For us to have to go to work sick, when we need to take care of ourselves at home, so we can take care of our families. For us to be denied of sick time policy that covers Wal-Mart families, when they claim to be a family-oriented facility is just disrespectful. And we want it to end today! We want respect today!
SARU JAYARAMAN: It’s not acceptable! And we are here standing for one fair wage, to get rid of that ridiculously minimum wage for tipped workers. But also to resist the Trump agenda!
We work hard. We have to lead a coalition of folks that got Trump’s first Secretary of Labor nominee out, Andy Puzder, and we won!
But here’s the thing, it doesn’t matter who else he nominates, we will still resist. It doesn’t matter how reasonable the other person is, or how much less crazy they are, we’re still gonna resist! Because we need so much more than we’ve gotten, not just in the last year, not in the last five years, or the last ten years, but for the last couple of centuries!
We need… we need one fair wage. We need it all. We need to keep resisting!
JAISAL NOOR: We spoke to Jean Ross, co-president of National Nurses United. This is supposed to be an International Women’s strike, A Day Without Women. You’re out here as a leader of a union, but do you think this can be successful without widespread participation of many, many labor unions?
JEAN ROSS: I think it will be successful, in that any large group of people, at least if it gets you know, media attention, gets people to sit up and take notice, and to really think about what a day without us would be like.
JAISAL NOOR: And so, today the media’s covering the rift in the GOP, between the faction that wants to completely do away with Obamacare, and the proposal that Paul Ryan and others, are supporting, that would cut subsidies for the poorest people and give, I think, $600 million in tax breaks to the wealthy. Where do you stand in that debate?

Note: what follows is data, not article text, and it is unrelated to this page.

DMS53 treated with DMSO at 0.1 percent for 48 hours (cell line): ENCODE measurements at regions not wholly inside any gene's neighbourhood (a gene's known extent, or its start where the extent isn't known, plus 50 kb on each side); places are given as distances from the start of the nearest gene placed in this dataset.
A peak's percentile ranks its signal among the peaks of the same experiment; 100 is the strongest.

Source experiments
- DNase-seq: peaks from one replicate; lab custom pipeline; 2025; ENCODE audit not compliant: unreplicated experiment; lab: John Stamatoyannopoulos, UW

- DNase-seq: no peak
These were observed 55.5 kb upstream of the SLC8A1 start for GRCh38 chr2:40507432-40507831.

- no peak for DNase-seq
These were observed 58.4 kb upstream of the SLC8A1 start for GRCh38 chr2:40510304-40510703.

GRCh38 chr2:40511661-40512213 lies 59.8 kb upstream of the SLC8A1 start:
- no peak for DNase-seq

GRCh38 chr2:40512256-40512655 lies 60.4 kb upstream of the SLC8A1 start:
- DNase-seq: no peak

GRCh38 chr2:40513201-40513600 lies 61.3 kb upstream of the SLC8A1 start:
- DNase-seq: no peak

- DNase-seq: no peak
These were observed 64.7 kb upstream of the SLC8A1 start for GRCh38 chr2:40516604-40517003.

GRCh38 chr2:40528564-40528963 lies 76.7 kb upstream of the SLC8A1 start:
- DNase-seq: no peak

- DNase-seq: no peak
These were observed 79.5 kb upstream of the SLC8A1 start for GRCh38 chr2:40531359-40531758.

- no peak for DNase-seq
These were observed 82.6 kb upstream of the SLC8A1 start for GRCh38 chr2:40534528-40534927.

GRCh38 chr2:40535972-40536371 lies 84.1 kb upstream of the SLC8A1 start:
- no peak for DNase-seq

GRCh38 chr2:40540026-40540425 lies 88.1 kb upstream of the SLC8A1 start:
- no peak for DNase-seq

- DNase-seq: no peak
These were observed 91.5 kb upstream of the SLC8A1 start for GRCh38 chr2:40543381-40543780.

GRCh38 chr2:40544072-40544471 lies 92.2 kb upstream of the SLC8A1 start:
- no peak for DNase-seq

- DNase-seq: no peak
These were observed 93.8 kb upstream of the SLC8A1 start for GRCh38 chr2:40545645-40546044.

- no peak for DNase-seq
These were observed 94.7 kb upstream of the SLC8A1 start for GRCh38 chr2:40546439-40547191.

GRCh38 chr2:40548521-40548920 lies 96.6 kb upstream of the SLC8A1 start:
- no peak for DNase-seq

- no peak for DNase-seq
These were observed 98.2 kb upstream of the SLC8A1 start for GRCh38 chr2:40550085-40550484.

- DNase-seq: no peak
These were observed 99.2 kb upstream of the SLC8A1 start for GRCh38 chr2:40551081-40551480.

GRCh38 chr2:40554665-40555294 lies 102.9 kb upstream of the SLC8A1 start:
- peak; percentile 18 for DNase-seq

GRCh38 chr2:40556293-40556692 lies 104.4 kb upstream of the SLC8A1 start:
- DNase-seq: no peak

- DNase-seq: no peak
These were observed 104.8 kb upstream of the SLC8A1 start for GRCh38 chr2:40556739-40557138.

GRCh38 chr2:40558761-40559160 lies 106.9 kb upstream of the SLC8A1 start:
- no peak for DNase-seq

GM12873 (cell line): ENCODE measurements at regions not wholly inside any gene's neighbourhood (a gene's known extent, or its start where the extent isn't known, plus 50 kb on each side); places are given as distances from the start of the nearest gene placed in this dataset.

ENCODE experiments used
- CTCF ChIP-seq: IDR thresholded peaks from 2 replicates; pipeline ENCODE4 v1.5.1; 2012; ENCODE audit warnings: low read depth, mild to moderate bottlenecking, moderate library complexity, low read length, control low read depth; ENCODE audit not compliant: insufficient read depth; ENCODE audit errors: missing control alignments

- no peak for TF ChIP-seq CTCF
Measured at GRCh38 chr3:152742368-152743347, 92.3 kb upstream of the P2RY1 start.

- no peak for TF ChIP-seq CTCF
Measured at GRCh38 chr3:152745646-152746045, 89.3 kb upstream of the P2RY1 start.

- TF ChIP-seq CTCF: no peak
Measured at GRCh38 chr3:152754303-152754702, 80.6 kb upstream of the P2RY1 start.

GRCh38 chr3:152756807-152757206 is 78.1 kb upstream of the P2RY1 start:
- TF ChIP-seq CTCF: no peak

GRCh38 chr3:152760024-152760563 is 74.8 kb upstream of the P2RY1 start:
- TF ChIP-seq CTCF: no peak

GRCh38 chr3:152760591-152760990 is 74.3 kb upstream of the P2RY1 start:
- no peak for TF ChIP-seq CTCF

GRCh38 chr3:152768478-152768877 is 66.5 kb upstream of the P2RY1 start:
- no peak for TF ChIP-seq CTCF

JEAN ROSS: Well, we would support not doing away with the ACA until you can do something better. But we have always been strong proponents of a new and improved Medicare for all. Medicare is a great system, it works, people understand it, people like it. It’s never… Whatever healthcare system we have in his country, we don’t have one right now. I don’t care about the ACA, it’s not a healthcare system; it’s a medical care system.
So, the only thing that will truly take care of everybody, and make sure that they have health care, not health insurance, is Medicare for all. So, we’ve always been fighting for that, and we will continue.
JAISAL NOOR: And talk about why this is especially an important issue for women, the issue of access to affordable healthcare.
JEAN ROSS: Well, I think women are affected more by it. You can have a partner, or a husband without a job, but women right now are — what are they — 70% of the workforce, I believe. And so it’s going to hit them harder. Plus they make less — wrong, but true. And so, they are going to be more effected by it.
JAISAL NOOR: For all of our coverage on International Women’s Day, go to therealnews.com
With Cameron Granadino this is Jaisal Noor.